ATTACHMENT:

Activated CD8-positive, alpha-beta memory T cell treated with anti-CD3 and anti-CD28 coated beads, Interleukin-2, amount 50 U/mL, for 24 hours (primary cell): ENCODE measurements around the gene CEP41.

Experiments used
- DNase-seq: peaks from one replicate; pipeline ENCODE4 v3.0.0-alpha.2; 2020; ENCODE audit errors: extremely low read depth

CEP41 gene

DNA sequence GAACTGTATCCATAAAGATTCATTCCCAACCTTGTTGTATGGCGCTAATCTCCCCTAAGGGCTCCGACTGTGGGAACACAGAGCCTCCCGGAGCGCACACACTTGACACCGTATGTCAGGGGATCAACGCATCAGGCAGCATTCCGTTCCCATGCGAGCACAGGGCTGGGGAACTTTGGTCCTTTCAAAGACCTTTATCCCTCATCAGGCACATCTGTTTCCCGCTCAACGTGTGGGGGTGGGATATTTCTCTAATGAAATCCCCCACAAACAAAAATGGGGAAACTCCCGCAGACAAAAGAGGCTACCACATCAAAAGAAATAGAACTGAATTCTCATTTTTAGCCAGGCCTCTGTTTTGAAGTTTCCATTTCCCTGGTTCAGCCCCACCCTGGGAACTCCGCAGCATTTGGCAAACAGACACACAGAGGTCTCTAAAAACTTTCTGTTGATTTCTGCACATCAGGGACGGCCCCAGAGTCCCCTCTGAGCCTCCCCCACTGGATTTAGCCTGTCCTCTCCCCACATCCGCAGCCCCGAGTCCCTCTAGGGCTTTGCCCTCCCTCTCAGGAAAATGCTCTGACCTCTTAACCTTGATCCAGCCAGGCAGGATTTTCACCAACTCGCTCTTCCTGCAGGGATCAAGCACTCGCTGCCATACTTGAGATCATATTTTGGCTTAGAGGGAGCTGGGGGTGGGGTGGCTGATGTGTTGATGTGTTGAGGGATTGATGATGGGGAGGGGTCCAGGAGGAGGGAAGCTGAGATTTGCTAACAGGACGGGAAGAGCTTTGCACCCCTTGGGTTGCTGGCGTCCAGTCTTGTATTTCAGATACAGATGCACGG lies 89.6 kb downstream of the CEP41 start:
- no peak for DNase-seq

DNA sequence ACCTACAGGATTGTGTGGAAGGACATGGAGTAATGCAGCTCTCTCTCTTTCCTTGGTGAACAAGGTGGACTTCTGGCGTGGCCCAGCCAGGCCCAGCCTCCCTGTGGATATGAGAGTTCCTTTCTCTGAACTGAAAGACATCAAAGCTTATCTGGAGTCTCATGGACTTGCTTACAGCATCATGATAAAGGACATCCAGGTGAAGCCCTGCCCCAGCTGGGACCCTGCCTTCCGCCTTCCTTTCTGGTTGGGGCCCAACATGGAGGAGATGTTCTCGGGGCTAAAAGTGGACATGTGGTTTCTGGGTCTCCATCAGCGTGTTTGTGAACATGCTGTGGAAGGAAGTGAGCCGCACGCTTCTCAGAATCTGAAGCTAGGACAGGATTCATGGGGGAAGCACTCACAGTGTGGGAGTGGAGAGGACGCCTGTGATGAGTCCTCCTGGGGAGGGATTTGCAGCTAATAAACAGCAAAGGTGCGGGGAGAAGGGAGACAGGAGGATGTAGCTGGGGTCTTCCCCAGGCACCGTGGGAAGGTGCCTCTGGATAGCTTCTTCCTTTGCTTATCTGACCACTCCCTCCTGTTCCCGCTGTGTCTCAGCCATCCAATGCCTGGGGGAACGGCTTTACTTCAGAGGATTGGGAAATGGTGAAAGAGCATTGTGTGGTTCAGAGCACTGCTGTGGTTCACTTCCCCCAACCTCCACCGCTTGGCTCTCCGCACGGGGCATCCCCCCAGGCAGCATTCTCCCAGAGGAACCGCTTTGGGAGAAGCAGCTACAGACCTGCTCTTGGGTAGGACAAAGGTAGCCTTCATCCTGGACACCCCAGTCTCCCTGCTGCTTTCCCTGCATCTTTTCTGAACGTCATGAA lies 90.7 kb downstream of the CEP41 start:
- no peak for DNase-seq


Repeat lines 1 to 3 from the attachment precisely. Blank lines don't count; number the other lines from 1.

Activated CD8-positive, alpha-beta memory T cell treated with anti-CD3 and anti-CD28 coated beads, Interleukin-2, amount 50 U/mL, for 24 hours (primary cell): ENCODE measurements around the gene CEP41.

Experiments used
- DNase-seq: peaks from one replicate; pipeline ENCODE4 v3.0.0-alpha.2; 2020; ENCODE audit errors: extremely low read depth